Sydney Airport’s traffic has some way to go until reaching 2019 numbers, as it and peer airports in the region bemoan labour challenges.
As Australia has emerged from the pandemic, its airlines and airports have faced issues ramping up staffing, resulting in cancellations, delays, and other inconveniences for passengers.
“The passenger recovery is encouraging but it continues to track ahead of the workforce recovery,” says Sydney Airport chief executive Geoff Culbert.
“[Australian Bureau of Statistics] data released last week shows that aviation continues to be the most affected industry from an employment perspective, with air transport jobs 31% down on pre-COVID levels. Everyone across the industry is working hard to rebuild their teams, but with the ongoing labour shortages it’s going to take time.”
According to Sydney Airport, it saw 8.3 million total passengers during in July 2022, down 26.3% from July 2019 before the coronavirus pandemic.
Although still down on 2019, the July figure marked a massive 27-fold jump over July 2021, when travel restrictions weighed down Australia’s domestic and international traffic.
Compared with July 2019, domestic passengers fell 16.6% to 2 million, while international passengers fell 42.4% to 844,000.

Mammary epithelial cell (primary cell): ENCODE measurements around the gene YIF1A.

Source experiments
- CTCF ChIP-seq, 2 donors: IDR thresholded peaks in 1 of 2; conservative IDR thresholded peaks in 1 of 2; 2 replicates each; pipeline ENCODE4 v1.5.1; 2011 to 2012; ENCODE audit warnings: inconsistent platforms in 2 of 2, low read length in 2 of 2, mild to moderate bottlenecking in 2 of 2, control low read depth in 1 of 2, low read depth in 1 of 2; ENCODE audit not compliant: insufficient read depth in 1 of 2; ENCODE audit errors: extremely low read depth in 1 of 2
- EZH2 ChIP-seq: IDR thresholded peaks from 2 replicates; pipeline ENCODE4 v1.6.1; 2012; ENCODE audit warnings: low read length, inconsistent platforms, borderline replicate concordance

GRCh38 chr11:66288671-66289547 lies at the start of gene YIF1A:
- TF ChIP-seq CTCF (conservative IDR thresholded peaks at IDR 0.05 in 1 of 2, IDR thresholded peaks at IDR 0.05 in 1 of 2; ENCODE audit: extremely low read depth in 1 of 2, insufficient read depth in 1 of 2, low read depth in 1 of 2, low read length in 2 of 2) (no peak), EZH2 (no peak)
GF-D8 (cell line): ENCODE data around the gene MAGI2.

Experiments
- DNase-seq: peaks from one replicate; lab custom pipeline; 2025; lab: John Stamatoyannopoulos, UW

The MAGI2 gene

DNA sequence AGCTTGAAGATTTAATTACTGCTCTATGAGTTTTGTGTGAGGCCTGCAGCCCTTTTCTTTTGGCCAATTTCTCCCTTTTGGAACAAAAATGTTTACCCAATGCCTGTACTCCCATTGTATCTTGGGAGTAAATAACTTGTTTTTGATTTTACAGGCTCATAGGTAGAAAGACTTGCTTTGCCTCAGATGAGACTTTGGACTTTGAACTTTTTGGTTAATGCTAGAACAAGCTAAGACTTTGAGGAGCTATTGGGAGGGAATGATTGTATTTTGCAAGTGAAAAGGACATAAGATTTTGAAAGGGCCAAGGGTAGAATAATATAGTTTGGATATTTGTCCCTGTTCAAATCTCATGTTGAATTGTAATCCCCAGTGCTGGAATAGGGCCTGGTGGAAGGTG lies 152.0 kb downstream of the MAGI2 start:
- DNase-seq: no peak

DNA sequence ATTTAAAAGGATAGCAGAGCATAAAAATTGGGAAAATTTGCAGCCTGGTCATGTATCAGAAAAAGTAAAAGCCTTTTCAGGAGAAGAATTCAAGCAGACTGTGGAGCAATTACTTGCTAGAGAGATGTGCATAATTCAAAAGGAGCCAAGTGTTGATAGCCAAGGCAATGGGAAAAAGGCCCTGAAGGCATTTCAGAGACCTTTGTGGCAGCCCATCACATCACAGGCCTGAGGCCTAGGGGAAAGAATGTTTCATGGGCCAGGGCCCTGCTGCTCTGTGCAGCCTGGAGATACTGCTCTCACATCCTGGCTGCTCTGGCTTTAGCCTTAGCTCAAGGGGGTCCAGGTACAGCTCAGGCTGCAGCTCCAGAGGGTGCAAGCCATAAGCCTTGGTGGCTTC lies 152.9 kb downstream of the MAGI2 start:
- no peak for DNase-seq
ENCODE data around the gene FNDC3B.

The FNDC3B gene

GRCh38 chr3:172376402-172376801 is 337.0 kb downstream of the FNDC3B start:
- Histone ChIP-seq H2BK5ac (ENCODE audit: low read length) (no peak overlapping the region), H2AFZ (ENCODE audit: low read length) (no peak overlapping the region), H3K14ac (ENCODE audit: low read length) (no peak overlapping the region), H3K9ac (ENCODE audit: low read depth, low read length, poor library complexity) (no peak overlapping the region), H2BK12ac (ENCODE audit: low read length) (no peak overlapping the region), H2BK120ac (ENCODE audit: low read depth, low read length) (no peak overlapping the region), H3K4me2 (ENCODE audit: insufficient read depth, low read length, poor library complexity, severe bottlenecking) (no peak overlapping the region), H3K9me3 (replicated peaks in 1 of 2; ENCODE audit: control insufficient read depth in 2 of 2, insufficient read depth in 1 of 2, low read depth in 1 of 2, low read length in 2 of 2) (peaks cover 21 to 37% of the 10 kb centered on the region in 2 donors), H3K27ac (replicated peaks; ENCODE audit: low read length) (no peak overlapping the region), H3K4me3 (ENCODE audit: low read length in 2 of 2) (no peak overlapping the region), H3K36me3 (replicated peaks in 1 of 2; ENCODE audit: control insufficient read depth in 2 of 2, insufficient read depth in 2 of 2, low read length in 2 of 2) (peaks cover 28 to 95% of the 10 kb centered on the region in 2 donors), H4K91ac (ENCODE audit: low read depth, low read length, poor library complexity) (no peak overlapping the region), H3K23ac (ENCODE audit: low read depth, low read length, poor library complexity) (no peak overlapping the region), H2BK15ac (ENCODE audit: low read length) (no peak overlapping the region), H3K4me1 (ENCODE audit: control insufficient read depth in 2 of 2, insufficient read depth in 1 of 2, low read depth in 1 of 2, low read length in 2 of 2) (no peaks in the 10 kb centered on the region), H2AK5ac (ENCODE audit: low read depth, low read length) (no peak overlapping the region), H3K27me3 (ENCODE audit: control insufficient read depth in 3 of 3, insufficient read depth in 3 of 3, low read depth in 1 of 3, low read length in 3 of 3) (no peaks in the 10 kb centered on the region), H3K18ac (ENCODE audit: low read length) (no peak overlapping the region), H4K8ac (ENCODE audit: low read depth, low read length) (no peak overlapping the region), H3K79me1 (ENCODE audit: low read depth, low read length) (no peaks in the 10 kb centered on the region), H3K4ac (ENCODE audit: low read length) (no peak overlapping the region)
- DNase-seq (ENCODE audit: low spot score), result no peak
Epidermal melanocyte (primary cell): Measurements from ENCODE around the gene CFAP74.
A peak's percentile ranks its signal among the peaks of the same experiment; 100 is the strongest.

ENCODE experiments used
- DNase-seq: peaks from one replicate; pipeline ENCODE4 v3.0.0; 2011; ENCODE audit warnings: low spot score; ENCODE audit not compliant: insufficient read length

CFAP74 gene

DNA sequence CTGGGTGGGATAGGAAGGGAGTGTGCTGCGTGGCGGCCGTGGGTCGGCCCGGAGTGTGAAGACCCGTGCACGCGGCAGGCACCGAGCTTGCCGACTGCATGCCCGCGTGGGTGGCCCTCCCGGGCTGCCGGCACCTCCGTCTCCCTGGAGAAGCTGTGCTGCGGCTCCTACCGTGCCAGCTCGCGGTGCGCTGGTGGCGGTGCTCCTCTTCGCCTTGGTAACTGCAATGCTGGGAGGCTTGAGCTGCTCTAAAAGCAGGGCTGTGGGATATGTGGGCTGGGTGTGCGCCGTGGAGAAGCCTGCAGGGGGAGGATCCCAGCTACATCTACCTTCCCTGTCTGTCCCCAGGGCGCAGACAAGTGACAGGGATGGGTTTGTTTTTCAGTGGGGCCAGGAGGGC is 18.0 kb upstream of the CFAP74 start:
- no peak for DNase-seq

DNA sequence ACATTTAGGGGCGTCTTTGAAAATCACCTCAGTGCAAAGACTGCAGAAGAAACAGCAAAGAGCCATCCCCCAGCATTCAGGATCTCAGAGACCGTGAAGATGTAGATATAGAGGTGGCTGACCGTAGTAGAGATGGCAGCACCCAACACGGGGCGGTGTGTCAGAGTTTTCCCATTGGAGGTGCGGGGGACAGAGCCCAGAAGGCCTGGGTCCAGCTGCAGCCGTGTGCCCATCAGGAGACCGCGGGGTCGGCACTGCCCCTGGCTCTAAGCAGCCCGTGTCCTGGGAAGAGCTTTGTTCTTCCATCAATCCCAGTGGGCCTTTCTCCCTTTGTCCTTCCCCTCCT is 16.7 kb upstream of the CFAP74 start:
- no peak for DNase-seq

Culbert’s views on the labour strains reflect those of Melbourne Airport chief executive Lorie Argus. On 10 August she stated that workforce issues are the biggest challenge facing the airport.
“Across the precinct we have hundreds of vacancies to fill, and this is an opportunity for job seekers to meet directly with potential employers for roles that help keep the country moving,” says Argus.
The issues have been so challenging that Qantas chief executive Alan Joyce even issued a formal apology to passengers.
Separately, on 18 August Auckland Airport disclosed that the number of passengers carried in the 12 months to 30 June fell 13.6% to 5.6 million, namely owing to Covid-19 lockdowns amid New Zealand’s previous ‘Zero-Covid’ policy.
Domestic passenger numbers fell 27% to 4.3 million, but international passenger numbers (including transits) doubled to 1.3 million, driven by the country’s opening up.
For 2022, revenue rose 7% to NZ$300 million ($186 million), but profit after taxes fell 59% to NZ$192 million.
Airport chief executive Carrie Hurihanganui said the recovery is well underway, but labour shortages are also a problem in New Zealand.
“As aviation rebounds there continues to be some uncertainty about the shape of recovery ahead with global operational challenges, such as labour shortages, currently constraining the system’s capacity,” she says.
“However, Auckland Airport continues to take a long-term view and we remain optimistic about the future with the strong global appetite that exists for travel alongside Auckland’s position as a key aviation hub in the South Pacific.”